Oscar Funes' Blog

Personal lessons from trying to improve meetings

February 04, 2019

There’s always this meme circling around offices, you know the one. A ribbon which says: I Survived Another Meeting That Should Have Been An Email.

I always wonder why people fear (or dread) so many meetings. They always seem this ineffective use of time for everybody. And while I’ve personally been on a few meetings that I would call productive.

I still think that they are beneficial when trying to gather and reach a consensus for a given topic. The added difficulty I’ve had is remote attendants.

While I’m not a perfect “meeting attendee”, I’ve come to realize some mistakes I’ve made in previous meetings where we reached nothing, and everybody left with more doubts than answers.

Define a moderator

Once I had the problem where someone told me to plan a meeting for a group of people that wanted to give closure to a problem that had been deferred for too long.

So, I did as I was told and invited everyone, got a meeting room and when the time came. Everybody (even the one who asked me to book a meeting) expected me to guide the conversation. Something which I naively didn’t expect to do, so I wasn’t prepared.

After that, when somebody asked me to book a meeting, I assume that I would be the one moderating the meeting. So I prepare an agenda and have an idea of the topic to discuss.

Have an agenda

While this is the type of thing that sounds logical, most of the time doesn’t seem to happen.

Having an agenda and giving context to everyone involved is really important not to lose the first 10 minutes explaining and to make sure everyone understands the reason they’re all gathered. And if your meeting is of 30 minutes, you already lost a third of the time.

Making sure everyone understand the problem, makes it clear why they’re invited and to think of suggestions previous to the meeting. Or give other aspects to the context.

Invite as few people as possible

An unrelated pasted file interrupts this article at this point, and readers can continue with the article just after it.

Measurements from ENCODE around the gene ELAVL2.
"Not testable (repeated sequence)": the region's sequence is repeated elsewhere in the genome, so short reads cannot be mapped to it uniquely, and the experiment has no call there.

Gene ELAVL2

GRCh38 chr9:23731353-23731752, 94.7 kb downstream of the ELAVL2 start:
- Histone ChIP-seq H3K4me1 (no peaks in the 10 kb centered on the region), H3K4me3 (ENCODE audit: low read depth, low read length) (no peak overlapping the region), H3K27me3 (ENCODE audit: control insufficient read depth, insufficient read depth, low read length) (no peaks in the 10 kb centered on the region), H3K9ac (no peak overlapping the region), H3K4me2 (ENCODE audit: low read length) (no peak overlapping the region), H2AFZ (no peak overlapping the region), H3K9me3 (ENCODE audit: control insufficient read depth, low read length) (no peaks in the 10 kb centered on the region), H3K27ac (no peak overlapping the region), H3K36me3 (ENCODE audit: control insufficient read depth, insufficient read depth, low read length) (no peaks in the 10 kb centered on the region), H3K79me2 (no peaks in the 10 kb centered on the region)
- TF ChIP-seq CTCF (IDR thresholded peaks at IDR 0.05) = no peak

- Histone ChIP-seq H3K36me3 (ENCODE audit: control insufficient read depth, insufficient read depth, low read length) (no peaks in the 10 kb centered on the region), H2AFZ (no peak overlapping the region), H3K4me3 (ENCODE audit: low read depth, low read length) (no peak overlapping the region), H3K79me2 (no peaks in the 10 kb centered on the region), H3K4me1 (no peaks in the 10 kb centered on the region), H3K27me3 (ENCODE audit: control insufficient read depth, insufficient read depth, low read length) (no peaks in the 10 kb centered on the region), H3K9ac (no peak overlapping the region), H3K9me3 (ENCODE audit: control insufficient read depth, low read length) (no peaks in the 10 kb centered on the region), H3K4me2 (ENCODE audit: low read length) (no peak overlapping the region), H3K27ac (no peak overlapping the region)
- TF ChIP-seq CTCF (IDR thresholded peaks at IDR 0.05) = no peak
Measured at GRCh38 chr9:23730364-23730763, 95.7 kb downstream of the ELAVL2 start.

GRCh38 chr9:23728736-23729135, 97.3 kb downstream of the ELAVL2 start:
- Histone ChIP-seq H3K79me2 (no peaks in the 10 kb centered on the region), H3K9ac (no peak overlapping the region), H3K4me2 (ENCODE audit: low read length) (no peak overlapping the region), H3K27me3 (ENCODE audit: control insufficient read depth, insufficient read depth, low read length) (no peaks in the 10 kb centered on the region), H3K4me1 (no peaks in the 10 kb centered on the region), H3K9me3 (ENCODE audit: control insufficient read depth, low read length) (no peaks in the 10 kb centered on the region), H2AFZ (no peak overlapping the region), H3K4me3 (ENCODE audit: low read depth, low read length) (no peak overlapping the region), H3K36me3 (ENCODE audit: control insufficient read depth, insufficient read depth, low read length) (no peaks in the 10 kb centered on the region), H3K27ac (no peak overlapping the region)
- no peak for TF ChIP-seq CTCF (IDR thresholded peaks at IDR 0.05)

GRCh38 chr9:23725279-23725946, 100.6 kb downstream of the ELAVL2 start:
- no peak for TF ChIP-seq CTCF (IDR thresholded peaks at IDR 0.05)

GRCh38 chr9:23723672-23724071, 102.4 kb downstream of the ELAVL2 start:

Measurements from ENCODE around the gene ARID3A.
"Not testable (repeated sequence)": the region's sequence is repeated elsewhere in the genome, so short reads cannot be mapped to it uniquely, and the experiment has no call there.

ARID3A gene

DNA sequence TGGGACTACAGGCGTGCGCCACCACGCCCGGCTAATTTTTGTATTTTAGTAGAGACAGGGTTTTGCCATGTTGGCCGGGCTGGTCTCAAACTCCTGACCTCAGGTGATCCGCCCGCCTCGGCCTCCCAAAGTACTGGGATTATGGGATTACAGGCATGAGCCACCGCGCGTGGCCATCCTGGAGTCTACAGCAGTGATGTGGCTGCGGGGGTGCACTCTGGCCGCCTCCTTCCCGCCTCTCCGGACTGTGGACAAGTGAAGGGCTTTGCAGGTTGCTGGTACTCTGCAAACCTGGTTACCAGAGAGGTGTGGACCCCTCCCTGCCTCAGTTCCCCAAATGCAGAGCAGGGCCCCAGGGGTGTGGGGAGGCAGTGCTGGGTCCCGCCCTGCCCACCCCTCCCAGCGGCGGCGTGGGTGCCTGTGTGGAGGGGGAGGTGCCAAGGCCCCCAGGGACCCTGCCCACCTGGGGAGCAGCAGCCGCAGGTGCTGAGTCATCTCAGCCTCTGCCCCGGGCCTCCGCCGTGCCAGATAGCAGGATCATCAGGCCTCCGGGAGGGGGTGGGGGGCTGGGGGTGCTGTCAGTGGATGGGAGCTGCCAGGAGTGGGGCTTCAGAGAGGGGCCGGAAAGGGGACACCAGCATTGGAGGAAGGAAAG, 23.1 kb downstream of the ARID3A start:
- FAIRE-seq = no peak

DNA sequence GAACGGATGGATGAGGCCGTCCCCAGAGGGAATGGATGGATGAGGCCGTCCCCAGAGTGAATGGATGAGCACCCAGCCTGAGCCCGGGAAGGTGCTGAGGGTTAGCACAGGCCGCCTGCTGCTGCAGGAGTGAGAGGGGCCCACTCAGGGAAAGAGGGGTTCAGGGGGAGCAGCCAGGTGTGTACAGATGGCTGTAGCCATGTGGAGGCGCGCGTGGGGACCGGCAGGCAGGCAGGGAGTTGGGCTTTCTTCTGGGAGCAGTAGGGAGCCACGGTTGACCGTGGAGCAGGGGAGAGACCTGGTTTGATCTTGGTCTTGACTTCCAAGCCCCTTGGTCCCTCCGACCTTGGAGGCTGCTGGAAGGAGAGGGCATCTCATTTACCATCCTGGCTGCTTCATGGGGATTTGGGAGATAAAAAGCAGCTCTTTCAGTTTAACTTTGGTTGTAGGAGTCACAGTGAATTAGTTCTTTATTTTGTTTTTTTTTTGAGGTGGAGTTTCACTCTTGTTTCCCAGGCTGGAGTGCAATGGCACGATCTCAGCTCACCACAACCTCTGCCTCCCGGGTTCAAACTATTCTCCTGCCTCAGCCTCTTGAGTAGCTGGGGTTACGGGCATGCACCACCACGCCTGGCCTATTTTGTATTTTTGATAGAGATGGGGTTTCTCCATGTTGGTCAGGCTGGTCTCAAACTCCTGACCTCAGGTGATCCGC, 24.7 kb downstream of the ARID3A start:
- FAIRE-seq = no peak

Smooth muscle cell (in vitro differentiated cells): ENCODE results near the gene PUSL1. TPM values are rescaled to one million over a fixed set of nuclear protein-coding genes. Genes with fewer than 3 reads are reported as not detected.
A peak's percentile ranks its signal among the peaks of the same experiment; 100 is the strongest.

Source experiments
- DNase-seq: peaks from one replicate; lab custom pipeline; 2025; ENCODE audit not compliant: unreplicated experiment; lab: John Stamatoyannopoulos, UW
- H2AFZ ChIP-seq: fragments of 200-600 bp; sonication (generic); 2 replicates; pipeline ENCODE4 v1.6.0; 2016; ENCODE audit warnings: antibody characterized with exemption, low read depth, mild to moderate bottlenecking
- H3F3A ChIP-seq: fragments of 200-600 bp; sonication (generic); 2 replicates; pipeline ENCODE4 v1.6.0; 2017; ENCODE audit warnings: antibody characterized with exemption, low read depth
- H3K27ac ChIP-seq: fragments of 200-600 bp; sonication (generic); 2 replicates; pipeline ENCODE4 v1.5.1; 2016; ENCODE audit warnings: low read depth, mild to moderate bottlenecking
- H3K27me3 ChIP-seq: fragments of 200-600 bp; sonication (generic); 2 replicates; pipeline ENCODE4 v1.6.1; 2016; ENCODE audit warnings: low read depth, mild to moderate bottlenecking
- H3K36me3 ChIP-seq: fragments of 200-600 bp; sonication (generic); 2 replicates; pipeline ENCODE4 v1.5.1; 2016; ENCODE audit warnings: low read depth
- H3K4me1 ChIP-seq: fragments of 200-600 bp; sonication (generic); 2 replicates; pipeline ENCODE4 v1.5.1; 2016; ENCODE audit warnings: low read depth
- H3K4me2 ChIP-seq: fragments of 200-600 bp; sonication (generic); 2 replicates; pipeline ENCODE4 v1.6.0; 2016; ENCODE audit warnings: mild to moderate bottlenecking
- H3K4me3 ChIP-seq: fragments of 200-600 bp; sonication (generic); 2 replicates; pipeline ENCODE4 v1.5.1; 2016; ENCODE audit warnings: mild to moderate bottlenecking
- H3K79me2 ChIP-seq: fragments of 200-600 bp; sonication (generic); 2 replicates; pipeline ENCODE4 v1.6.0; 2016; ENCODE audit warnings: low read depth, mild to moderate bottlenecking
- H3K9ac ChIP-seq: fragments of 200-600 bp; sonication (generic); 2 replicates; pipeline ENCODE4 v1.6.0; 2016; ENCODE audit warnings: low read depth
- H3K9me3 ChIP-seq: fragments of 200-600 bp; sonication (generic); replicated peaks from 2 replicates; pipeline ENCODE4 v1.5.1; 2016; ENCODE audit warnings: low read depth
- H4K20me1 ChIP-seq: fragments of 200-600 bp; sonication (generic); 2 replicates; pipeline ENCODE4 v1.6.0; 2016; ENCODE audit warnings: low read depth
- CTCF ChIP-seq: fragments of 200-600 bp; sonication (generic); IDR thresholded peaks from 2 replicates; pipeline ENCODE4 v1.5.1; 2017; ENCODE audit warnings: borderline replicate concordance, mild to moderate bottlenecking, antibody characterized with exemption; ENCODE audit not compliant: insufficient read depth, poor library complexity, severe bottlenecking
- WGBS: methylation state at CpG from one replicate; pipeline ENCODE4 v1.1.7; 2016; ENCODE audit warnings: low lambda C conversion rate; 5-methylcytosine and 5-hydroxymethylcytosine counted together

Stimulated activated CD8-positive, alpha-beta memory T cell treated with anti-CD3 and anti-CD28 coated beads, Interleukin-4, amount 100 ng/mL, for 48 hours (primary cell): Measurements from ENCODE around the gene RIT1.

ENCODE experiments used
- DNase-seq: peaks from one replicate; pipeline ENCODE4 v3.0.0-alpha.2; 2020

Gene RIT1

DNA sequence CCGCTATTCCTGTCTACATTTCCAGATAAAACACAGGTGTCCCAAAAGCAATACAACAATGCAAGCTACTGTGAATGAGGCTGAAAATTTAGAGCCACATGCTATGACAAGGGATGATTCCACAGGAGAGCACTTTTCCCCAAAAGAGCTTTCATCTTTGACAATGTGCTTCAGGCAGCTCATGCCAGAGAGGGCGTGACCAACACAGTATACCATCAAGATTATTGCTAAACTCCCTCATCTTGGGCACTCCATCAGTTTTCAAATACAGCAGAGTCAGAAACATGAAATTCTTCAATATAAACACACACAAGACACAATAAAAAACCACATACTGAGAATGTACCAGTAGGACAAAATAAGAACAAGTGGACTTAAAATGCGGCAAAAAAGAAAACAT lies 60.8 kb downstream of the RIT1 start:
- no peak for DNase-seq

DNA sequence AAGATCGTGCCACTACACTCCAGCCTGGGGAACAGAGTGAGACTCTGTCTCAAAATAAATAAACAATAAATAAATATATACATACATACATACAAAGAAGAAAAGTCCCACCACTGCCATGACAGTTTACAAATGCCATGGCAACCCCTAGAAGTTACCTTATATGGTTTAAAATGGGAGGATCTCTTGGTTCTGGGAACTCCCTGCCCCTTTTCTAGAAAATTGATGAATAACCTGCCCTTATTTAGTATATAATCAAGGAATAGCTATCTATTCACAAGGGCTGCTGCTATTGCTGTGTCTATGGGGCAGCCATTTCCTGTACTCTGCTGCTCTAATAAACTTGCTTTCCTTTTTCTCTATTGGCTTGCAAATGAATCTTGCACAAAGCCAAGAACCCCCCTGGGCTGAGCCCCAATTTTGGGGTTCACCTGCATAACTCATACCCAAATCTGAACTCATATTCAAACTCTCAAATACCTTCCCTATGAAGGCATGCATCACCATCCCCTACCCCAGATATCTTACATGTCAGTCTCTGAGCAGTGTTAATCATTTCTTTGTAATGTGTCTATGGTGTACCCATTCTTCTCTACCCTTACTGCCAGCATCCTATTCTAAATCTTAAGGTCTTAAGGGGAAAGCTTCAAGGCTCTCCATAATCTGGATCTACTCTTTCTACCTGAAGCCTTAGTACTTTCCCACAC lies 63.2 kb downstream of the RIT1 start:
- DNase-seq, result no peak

This makes me think of Occam’s razor

More things should not be used than are necessary.

Don’t invite so few that it’s not possible to reach a consensus without some comments like: “We should have invited X or Y.”

But don’t invite so much that’s impossible to reach an agreement. I once was invited to a meeting that had 5 invitees but was forwarded so much time that a different meeting had to be booked for 15 people.

As you would have guessed, nothing happened because not everybody had a complete context of the meeting, they just they for some magical reason that they had to be present.

Don’t book them 5 minutes before the time

I think some of us have lived this, where a random invite just pops up in your outlook reminders. While sometimes I negate to such invitations, sometimes I’ve felt guilty and attend them ever perpetuating such behavior.

There’s also when mid-meeting somebody says, we should have invited X o Y person. And the stand-up and go looking for him, and that person shows up! So now you have to explain previous minutes to that person. And history repeats again.

This is one of the hardest I’ve found to avoid since you can be the person canceling all last minute meetings. But eventually, if the culture around you is like that, you’ll end up being the jerk.

Conclusion

For meetings, we should try our best to keep them with few people as required, keeping it as on topic as possible through the usage of agendas, giving all the context you know and not letting them drag on forever.

Always send as complete meeting notes as you can. Always try to ask important questions that people ask and hopefully work to conclude something during the meeting.


I love distributed systems, software architecture, emotional intelligence and how they intersect.